MOLDLAY Filament Unveiled by Inventor Kai Parthy — Easily 3D Print Then Create Your Own Molds
If you have an interest in exotic composite materials for 3D printing, then you have likely heard about the work that’s been done by German-born Kai Parthy. He’s the inventor of some of the more interesting composite filaments that are compaitible with FDM/FFF 3D printers. Whether it’s his BENDLAY, LAYFOMM or his popular LayWoo-D3 3D printer filaments, they all offer a wide range of uses, and the ability to print things that don’t particularly appear to be 3D printed at all.
Today, Parthy revealed via a Youtube video, his latest contribution to the 3D printing materials space, MOLDLAY. MOLDLAY is exactly what it sounds like, a 3D printer filament which enables users to print out molds for both lost wax casting and permanent mold casting.
MOLDLAY is a wax-like thermoplastic which can be used to cast a variety materials. It is extremely stable dimensionally, and remains rigid at room temperature. Below are some of the specifications of the new material from Parthy:
- Near zero warping
- Can be printed without a heated bed
- Prints at temperatures of 170 – 180° C
- Molds must be treated at ~ 270°C in an old baking oven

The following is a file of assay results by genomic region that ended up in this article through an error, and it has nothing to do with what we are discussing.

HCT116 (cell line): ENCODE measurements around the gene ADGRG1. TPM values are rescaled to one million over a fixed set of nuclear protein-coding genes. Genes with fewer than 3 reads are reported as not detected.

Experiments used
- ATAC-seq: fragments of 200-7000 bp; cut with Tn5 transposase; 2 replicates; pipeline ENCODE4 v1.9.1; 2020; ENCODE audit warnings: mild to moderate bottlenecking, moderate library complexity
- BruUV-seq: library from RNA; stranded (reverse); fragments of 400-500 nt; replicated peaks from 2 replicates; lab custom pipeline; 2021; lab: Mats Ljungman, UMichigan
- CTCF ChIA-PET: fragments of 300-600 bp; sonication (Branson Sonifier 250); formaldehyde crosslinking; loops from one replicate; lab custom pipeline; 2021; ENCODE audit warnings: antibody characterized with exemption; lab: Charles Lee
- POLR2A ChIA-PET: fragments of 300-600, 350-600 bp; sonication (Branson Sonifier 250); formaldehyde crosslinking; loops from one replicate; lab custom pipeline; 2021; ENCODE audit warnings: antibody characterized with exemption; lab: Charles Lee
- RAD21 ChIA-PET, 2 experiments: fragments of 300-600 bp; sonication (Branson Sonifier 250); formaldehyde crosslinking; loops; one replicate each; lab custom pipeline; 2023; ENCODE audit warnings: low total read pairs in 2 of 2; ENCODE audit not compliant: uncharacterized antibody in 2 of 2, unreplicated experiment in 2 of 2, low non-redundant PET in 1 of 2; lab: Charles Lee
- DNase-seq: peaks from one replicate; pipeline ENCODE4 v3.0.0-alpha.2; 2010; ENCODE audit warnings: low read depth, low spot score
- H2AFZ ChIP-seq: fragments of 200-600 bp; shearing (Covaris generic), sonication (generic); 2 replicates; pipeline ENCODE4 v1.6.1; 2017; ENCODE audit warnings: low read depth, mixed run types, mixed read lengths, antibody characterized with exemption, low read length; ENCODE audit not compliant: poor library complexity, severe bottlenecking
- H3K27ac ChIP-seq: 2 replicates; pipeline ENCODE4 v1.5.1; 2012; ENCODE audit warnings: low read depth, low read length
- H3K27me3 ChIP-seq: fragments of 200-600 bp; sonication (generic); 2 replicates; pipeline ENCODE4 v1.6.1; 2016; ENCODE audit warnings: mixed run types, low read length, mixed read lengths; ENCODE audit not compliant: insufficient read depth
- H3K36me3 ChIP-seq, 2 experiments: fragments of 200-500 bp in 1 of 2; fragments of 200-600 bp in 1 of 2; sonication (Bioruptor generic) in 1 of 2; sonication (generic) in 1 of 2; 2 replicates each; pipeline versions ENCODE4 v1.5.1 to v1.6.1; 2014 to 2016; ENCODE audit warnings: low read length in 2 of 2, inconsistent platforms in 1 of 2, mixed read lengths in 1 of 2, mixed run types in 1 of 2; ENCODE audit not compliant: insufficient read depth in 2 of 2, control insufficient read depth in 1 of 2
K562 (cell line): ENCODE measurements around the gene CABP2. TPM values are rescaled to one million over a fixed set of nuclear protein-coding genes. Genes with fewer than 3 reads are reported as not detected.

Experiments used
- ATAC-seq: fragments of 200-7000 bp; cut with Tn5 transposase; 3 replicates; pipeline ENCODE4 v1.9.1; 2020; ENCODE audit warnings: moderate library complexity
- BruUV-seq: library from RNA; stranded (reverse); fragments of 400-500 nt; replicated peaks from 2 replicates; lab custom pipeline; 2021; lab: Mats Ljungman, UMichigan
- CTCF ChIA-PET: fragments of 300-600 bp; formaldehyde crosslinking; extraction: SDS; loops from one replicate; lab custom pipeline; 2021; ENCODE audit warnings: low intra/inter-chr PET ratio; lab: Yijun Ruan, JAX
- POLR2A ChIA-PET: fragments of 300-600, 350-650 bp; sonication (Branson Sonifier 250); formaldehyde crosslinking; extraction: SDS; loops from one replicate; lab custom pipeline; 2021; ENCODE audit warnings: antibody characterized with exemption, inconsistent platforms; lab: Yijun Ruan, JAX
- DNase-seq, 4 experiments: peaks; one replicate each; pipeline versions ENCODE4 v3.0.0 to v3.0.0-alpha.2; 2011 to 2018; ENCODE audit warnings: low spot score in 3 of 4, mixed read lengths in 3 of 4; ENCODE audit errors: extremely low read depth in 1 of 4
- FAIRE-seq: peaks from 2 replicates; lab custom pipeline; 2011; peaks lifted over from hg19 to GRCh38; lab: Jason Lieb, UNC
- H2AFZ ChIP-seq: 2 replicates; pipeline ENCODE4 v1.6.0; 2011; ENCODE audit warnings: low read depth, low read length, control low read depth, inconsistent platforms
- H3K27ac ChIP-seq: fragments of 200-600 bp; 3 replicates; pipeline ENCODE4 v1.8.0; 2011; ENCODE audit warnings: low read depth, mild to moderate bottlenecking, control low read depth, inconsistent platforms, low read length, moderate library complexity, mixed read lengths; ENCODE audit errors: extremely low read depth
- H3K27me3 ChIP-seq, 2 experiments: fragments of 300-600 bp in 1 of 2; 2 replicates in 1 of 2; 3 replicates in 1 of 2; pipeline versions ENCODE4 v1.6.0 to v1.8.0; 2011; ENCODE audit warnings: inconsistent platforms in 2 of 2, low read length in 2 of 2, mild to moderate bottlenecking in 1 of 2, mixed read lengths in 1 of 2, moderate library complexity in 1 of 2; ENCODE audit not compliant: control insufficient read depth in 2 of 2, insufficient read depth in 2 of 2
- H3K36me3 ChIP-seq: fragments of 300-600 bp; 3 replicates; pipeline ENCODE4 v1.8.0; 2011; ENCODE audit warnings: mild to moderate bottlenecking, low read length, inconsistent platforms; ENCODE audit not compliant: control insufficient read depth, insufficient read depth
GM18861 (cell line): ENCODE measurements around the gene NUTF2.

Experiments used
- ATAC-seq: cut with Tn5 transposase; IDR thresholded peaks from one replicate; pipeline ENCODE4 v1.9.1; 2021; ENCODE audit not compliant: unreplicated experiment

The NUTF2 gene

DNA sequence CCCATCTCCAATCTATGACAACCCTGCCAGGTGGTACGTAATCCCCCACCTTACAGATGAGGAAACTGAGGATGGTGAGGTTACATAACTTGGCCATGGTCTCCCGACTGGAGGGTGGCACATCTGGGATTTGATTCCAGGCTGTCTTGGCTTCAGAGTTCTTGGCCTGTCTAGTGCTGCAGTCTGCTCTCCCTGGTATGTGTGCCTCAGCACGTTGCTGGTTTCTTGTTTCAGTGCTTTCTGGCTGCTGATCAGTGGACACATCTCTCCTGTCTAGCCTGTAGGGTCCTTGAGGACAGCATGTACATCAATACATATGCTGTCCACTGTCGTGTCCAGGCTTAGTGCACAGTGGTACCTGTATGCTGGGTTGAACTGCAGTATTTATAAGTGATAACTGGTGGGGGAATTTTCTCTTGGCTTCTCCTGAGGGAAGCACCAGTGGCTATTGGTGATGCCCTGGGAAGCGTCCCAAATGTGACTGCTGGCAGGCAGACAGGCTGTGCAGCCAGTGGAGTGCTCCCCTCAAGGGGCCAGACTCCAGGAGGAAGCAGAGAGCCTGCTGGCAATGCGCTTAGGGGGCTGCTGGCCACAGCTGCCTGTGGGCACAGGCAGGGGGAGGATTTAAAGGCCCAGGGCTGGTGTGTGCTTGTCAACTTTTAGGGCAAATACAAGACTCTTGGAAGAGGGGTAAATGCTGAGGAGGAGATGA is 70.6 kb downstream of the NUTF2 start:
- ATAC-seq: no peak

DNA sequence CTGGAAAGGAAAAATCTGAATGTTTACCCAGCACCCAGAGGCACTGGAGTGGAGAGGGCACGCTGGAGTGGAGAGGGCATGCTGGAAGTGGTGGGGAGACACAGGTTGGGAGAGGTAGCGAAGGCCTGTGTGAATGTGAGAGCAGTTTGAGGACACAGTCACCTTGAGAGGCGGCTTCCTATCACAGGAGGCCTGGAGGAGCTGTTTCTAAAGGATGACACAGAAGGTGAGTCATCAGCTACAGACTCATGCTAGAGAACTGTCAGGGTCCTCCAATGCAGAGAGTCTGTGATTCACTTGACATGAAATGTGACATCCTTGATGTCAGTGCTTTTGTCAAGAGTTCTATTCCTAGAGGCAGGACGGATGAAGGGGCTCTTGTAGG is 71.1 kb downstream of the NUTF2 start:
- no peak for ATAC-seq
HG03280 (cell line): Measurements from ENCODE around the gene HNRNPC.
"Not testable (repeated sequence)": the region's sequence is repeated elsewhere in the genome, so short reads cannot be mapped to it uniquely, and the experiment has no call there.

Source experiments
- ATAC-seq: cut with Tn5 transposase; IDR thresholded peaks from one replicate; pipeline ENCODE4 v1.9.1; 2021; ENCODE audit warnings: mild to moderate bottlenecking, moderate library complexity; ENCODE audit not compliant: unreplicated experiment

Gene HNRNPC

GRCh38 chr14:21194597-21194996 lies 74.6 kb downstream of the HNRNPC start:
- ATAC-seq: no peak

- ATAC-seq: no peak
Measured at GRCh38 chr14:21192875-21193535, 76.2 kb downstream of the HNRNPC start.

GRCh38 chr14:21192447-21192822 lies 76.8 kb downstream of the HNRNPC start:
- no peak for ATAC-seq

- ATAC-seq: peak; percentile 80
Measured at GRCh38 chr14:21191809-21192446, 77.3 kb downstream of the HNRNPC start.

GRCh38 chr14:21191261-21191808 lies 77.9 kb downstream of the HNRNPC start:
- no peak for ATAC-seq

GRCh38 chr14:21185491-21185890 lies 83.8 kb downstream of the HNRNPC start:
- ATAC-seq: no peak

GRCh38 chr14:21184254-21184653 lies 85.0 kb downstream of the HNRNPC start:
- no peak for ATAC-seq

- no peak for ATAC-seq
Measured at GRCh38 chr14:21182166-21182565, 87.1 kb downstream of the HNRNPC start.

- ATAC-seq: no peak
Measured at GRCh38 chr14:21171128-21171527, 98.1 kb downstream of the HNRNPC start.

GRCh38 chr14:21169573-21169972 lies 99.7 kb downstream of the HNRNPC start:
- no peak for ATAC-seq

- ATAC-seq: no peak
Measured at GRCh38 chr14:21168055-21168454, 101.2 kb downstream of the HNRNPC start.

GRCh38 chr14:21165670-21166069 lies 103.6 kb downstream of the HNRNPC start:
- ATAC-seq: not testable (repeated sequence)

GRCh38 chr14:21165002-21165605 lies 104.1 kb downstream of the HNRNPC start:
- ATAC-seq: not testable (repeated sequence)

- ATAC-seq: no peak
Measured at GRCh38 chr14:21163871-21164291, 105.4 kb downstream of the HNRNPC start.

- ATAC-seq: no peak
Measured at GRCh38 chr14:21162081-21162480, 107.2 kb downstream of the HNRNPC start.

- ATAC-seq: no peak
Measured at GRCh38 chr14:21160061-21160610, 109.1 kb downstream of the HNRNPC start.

Users of MOLDLAY simply design and print out the item they wish to create via a mold. Once printed with the new filament, the object must then be surrounded by concrete, which is allowed to then harden. Once the concrete is hardened, the block must be placed into an oven at approximately 270° C. This will melt the MOLDLAY within the concrete, as the wax-like substance flows out of the mold like hot paraffin wax. This leaves a near-perfect mold within the concrete block, which can then be filled with molten tin or brass. Once cooled, it’s now time to break the mold and retrieve the object within, which should be a close copy to that which was initially printed with the MOLDLAY filament. The only difference is that it’s metal instead of wax-like. There may be some concrete which remains attached to the metal object. This can be removed by soaking the object in citric acid over night.
The process is rather lengthy, however, it sure beats spending the money and time required to outsource such a task elsewhere. MOLDLAY seems to bring affordable 3D printing a step or two closer to that of mass manufacturing, at least from a productivity standpoint.
A full video of the process can be found below. Let us know if you have had a chance to play around with this new filament in the MOLDAY forum thread on 3DPB.com. For further information on this product you may contact Parthy directly at firstname.lastname@example.org.
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